If you are dealing with rare diseases, you have to make sure that you do not have any indications of the data that you use to derive certain conclusions or altering your algorithm. On top of that, when you are dealing with massive amounts of data, which is the other side of this, which is also more typical for AI, you have to make sure that you can do your training in a safe environment without contamination and without potential breaches. For us, we had to design both our technology, our platform, and our business model to minimize the risks and focus on security.
One key component for us is that we do not want to own any data. We want our clients to own their own data, we will ingest the data, create a new environment for them to make sure that they actually can put their security and their instructions in place as well. We follow their typical protocols and their BAAs (Business Associate Agreement) on top of the platform that we create to make sure that we live up to the higher standard but it is an ongoing thing. I feel like we are by virtue of coming out of the US intelligence community, we are very trained, and we are very aware of the many data protection issues. I think healthcare as a whole is aware of that as well with risks you have to keep on investing in technology and the processes and training your people to make sure that this is one of the key focal areas of anybody involved who touches data.
Do you have any closing comments you would like to add?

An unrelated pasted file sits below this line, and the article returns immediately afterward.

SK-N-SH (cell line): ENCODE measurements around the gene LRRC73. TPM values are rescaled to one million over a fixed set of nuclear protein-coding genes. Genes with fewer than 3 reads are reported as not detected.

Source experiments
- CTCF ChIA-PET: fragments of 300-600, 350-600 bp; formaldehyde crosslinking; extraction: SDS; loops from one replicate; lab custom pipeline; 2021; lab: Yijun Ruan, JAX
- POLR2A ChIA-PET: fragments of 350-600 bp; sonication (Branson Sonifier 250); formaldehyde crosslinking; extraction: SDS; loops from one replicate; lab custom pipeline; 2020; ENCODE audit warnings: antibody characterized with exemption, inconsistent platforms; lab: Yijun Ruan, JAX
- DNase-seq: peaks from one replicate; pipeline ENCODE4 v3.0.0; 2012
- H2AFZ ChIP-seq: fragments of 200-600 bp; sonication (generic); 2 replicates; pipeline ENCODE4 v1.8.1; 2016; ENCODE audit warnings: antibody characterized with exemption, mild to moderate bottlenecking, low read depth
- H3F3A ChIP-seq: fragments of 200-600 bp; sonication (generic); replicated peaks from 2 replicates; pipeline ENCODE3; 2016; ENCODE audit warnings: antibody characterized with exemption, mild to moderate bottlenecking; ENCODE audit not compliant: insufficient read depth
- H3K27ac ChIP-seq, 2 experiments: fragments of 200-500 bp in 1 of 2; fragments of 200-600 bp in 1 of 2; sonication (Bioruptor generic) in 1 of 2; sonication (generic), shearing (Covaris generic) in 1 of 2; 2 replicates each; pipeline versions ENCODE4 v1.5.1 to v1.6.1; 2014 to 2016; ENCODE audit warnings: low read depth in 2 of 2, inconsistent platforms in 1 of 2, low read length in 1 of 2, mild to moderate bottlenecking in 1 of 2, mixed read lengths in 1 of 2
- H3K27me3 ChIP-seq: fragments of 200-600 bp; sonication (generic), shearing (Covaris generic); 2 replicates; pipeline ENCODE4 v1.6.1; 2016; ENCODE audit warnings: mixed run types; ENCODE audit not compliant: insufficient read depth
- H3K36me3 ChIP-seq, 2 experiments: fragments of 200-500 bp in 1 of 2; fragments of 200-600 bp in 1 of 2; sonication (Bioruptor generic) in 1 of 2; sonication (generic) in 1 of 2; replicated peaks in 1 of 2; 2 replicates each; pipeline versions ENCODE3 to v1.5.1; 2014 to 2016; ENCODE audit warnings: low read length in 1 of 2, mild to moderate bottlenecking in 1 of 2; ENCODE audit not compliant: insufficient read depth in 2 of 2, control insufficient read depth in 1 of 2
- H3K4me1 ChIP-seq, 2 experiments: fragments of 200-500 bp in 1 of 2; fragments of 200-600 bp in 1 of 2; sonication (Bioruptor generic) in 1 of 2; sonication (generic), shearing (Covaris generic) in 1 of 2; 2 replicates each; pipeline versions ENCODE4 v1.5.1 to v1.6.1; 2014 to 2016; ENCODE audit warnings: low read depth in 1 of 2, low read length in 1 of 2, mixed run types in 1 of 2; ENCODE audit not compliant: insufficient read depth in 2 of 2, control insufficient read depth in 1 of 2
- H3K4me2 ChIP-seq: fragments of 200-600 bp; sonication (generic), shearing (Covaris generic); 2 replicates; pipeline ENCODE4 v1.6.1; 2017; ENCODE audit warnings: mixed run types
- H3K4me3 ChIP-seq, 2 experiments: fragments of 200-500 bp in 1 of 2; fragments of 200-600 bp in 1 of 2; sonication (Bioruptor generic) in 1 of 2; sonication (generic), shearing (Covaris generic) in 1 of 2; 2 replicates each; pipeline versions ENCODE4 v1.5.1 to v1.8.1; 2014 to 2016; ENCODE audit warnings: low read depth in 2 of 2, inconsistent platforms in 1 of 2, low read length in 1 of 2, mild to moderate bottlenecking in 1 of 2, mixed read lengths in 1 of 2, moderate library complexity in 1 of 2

First of all, let me thank you because I am grateful for your efforts to highlight the most of the clinical trials within healthcare as that driver and gatekeeper of innovation and healthcare. I believe that the downstream effects for clinical trial recruitment are enormous both in terms of getting actually lifesaving treatments to patients faster, but also the major factor in the ever-rising drug prices. If we can actually become more efficient with clinical trials, we can actually get new drugs to market faster and cheaper, which will hopefully also stop the inflation in drug prices.
At the same time, I also want to state that clinical trial acceleration is a great use case for AI. It really is a specific scenario where there is lots of cumbersome manual labor being used today to find and recruit patients onto clinical trials. By using AI, you are not going to eliminate all of that labor, but you will make it so much more effective from trial design to site selection, recruitment etc. I do believe this can have a major impact on healthcare, not just for the sponsors to get their drugs to market faster. Also, patients get access to the drugs but also for health systems. They can use AI to run the research efforts much more efficiently and effectively and turn what is typically a loss leader into more revenue and a profit center. I believe that is a triple win for the sponsors, patients and providers. Again, it can help accelerate the clinical trial process and at the micro level, the rate of innovation in healthcare as a whole.
Thank you for joining us Wout. We look forward to seeing how AI can advance oncology.
Wout Brusselaers is the CEO and co-founder of Deep 6 AI. Wout started his career as a diplomat in the Middle East before joining global management consulting firm, McKinsey & Company, serving a wide variety of industries across Asia. Next, Wout founded an extreme sports adventure company in Singapore and then spent five years in the high-stakes world of international security, growing and leading a 22,000-headcount organization across four continents into a $500M global player.
Wout co-founded Deep 6 AI as a cutting-edge AI platform for the intelligence community, arguably the most complex data environment in the world. Since 2016, Deep 6 AI has focused exclusively on healthcare, working with industry leaders such as Cedars-Sinai Medical Center. Deep 6 AI now uses its expertise to accelerate patient recruitment exponentially and get life-saving cures to people faster. Wout is a frequent speaker on artificial intelligence in healthcare and works closely with hospitals, pharma companies and research institutes on patient recruitment programs.